Excellence...I know it when I see it

Kay Hack, Academic Lead for STEM and regular parkrunner, considers what excellence looks like in parkrun. Are there lessons to be learnt for the TEF? 

Olympian and world champion triathlete, Jonathon Brownlee, holds the course record for York parkrun, completing the 5K in 14:43. We can probably agree that Johnny’s run was an excellent performance - especially if he had cycled from Leeds first!  

Parkrun is a wonderfully simple concept which has over 75,000 runners taking part in a free, communal 5K run in beautiful locations all around the UK at 9:00 every Saturday morning. As a regular parkrunner I am inspired by the stories of so many runners-  the autistic teenager who completed a parkrun on his own for the first time and the 83 year old who became the oldest person to complete 250 parkruns. Each week in the parkrun blog, runners share their stories of how they have achieved weight loss or fitness goals, gained confidence, or used running as part of their road to recovery from heart attacks, strokes and surgery.  None of these runners hope to get near the time of Johnny Brownlee- he lapped 80% of the field!  So how can we measure and compare their “excellence-ness”, what are the indicators of excellence and are some achievements more excellent than others?  Simple metrics in terms of finishing times clearly identify some excellent performances but an ‘isolated measure’ might not provide the complete picture; what about improvement as an indicator of underlying excellence?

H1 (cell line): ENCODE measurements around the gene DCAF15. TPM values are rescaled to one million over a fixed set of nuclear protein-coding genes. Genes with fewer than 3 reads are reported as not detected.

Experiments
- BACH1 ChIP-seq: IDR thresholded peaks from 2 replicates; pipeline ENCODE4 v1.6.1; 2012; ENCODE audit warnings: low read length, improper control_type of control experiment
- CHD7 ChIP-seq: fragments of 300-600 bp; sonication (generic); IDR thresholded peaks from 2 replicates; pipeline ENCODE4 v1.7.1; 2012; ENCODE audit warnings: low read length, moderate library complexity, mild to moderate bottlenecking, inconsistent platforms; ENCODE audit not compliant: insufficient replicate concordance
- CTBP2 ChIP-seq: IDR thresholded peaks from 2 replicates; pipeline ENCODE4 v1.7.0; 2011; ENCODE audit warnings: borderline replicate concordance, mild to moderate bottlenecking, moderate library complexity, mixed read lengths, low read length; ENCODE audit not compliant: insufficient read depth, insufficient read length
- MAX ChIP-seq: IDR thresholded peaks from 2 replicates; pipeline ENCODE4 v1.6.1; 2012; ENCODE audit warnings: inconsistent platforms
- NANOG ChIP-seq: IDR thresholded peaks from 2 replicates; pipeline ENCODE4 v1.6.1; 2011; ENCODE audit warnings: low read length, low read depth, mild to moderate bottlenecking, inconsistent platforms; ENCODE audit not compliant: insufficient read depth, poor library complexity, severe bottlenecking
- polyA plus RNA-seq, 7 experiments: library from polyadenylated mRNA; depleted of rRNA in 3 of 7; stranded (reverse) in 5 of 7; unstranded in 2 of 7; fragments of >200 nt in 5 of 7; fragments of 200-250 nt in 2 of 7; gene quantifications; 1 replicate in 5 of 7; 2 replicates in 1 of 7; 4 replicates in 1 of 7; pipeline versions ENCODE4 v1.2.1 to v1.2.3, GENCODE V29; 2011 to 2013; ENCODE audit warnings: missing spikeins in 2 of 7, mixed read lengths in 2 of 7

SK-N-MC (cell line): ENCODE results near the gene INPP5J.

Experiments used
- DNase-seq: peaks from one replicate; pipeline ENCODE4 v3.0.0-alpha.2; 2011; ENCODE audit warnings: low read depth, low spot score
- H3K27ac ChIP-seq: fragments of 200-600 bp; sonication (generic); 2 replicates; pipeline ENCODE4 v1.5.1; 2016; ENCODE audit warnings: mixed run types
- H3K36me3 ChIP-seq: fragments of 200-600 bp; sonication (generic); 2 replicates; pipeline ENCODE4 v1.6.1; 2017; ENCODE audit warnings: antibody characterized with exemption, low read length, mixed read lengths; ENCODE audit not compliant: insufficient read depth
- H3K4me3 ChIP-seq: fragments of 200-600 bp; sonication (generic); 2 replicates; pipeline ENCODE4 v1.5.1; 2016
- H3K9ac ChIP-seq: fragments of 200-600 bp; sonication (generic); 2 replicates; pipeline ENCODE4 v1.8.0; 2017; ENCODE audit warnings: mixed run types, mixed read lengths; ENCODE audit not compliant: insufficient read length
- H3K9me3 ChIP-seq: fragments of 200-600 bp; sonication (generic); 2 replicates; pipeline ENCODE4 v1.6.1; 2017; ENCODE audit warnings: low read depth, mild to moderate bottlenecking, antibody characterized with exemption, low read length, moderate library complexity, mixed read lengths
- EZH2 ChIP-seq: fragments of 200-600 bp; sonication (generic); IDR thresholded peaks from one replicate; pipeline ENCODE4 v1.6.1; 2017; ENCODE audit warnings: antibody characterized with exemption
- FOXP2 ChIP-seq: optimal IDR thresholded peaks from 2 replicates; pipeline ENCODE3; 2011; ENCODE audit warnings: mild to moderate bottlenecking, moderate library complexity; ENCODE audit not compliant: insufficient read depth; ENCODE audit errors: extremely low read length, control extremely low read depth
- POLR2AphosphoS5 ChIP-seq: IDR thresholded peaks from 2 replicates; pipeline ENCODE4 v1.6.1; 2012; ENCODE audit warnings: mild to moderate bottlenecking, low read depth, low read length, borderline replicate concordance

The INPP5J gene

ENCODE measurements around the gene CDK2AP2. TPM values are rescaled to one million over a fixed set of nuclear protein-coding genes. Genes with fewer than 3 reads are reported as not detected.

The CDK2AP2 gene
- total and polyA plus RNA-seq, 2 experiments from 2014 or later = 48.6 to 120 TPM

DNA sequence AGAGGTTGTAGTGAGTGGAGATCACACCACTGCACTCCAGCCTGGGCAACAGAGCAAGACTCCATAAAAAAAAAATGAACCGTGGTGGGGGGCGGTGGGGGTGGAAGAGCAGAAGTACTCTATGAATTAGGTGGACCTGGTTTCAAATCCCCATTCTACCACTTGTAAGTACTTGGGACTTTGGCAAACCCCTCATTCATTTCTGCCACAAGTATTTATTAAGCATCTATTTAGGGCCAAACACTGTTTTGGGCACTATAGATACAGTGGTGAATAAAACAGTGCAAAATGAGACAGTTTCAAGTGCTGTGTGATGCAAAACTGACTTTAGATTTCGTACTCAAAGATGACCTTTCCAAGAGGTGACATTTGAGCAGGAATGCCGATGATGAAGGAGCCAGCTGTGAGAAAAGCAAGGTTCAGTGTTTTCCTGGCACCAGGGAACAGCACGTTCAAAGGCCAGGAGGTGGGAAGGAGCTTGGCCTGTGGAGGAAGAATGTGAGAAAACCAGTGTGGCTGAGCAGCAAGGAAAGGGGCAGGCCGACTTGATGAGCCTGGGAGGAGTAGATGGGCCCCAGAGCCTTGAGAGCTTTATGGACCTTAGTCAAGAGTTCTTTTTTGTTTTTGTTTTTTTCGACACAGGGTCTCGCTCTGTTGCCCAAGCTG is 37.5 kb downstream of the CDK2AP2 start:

“We should not judge people by their peak of excellence; but by the distance they have travelled from the point where they started.”   Henry Ward Beecher

Many of the 3 million registered parkrunners will have got steadily faster since their first run, can we use this improvement as a measure of excellence – or does this also only tell part of the story?

In this weeks’ Tweetchat I aim to promote some lively debate about what excellence is, and what it can look like in different disciplines. Hopefully we can start to develop a clearer picture of teaching excellence and how it can be measured.